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Diabetes drugs act as powerful curb for immune cells in controlling inflammation

Gorkha Post

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WASHINGTON — A common class of drugs used to treat diabetes has been found to exert a powerful check on macrophages by controlling the metabolic fuel they use to generate energy, according to a news study.

When tissues are damaged, one of the body’s first inflammatory immune-system responders are macrophages, cells which are commonly thought of as ‘construction workers’ that clear away damaged tissue debris and initiate repair.

The findings are detailed in a study published online this month in Genes and Development led by Mitchell Lazar, MD, PhD, director of the Institute for Diabetes, Obesity, and Metabolism in the Perelman School of Medicine at the University of Pennsylvania.

Keeping macrophages from going overboard on the job may inhibit the onset of obesity and diabetes following tissue inflammation.

“When this happens, macrophages infiltrate the affected tissues, sequester free fatty acids, and help repair damaged tissue, essentially acting as a protector of the body during times of metabolic stress,” said Lazar.

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However, extended stress on these tissues activates inflammatory characteristics in macrophages that contribute to several systemic effects of obesity including diabetes, atherosclerosis, and cardiovascular disease.

Diabetes drugs called thiazolidinediones (TZDs) control gene expression by targeting a factor called PPAR gamma.
Lazar’s team found that the TZDs, working through PPAR gamma, promote the metabolism of an amino acid called glutamine, a protein building block necessary for macrophage activation.

The team found that macrophages lacking PPAR gamma are unable to use glutamine as an energy source and therefore are more susceptible to inflammatory stimulation.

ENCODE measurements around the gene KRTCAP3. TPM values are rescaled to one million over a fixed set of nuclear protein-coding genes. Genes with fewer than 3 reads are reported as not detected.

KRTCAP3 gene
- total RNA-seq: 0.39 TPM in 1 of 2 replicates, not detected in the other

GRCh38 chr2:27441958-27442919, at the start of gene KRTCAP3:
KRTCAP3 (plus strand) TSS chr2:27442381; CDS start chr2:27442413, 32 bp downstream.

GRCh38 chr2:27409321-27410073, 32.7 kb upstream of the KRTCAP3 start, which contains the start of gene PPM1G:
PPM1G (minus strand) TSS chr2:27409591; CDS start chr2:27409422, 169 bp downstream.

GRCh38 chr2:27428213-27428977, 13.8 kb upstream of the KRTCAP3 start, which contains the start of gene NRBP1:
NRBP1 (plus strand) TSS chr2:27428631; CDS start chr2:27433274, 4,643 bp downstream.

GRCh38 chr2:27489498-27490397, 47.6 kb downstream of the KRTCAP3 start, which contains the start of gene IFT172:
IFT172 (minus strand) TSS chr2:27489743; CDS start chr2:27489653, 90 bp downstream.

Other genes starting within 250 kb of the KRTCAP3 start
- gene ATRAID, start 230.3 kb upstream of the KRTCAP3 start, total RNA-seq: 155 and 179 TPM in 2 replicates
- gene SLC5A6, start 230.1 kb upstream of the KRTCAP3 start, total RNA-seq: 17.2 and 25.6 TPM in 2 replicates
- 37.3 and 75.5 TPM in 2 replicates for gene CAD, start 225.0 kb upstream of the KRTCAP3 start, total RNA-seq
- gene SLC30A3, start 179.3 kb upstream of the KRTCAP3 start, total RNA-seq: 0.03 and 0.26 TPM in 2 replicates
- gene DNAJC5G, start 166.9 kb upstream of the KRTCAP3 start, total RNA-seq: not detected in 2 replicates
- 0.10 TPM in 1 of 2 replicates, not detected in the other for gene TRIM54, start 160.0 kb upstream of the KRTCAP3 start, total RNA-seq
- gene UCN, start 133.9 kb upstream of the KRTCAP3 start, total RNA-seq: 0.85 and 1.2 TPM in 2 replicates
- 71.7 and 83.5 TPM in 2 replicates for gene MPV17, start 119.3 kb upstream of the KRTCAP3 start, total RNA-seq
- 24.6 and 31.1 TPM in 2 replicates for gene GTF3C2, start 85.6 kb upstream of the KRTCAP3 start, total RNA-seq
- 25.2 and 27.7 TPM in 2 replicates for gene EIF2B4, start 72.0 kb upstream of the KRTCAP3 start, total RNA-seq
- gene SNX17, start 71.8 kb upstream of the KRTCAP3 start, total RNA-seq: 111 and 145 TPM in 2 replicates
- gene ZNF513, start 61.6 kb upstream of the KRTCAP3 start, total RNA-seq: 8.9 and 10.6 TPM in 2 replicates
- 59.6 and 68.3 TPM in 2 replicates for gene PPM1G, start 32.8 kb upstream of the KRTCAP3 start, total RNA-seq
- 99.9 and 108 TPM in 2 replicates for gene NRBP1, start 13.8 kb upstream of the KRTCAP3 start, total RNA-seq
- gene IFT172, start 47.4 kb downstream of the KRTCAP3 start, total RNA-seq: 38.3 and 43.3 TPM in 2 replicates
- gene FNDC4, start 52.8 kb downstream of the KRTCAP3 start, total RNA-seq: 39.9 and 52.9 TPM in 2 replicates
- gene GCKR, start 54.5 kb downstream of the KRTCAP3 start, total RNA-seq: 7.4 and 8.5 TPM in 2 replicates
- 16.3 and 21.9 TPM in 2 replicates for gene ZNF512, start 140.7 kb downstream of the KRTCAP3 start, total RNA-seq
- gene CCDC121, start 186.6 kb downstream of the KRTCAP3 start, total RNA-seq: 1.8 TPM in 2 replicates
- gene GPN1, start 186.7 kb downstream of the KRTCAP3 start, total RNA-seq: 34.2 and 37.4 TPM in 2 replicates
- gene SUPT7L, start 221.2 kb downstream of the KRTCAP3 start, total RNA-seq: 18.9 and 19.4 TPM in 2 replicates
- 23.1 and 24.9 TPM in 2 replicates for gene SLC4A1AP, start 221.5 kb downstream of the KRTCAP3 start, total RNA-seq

“These findings are highly relevant to treatment strategies that use TZDs for diabetes and enhance the justification for using TZDs to treat systemic inflammation that accompanies many types of disease, including obesity and diabetes,” said Lazar.

With Agency Inputs

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Adding glass of milk in breakfast can lower blood glucose

Raghu Kshitiz

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Several research studies have attempted to find a link between drinking milk and a reduced risk for experiencing type 2 diabetes and a new research has found that adding a glass of milk in breakfast is the perfect energy boost for body needs to get through the day.

According to a study published in the Journal of Dairy Science, consuming milk with breakfast cereal reduced postprandial blood glucose concentration compared with water, and high dairy protein concentration reduced postprandial blood glucose concentration compared with normal dairy protein concentration.

H Douglas Goff, PhD, and the team of scientists from the Human Nutraceutical Research Unit at the University of Guelph, in collaboration with the University of Toronto, examined the effects of consuming high-protein milk for breakfast on blood glucose levels.

The high-protein treatment also reduced appetite after the second meal compared with the low-protein equivalent.

“Metabolic diseases are on the rise globally, with type 2 diabetes and obesity as leading concerns in human health. Thus, there is an impetus to develop dietary strategies for the risk reduction and management of obesity and diabetes to empower consumers to improve their personal health,” Goff and his team noted.

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Although the team only found a modest difference in food consumption at the lunch meal when increasing whey protein at breakfast, they did find that milk consumed with a high-carbohydrate breakfast reduced blood glucose even after lunch, and high-protein milk had a greater effect.

Milk with an increased proportion of whey protein had a modest effect on pre-lunch blood glucose, achieving a greater decrease than that provided by regular milk.

Likewise, a 2014 study from Lund University in Sweden published in the American Journal of Clinical Nutrition found eating high-fat milk and yogurt reduces a person’s type 2 diabetes risk by as much as one-fifth.

Another study published in the 2011 American Journal of Clinical Nutrition tracked the relationship between a person’s dairy consumption during adolescence and their risk for type 2 diabetes as an adult. The researchers concluded that “higher dairy product intake during adolescence is associated with a lower risk of type 2 diabetes.”

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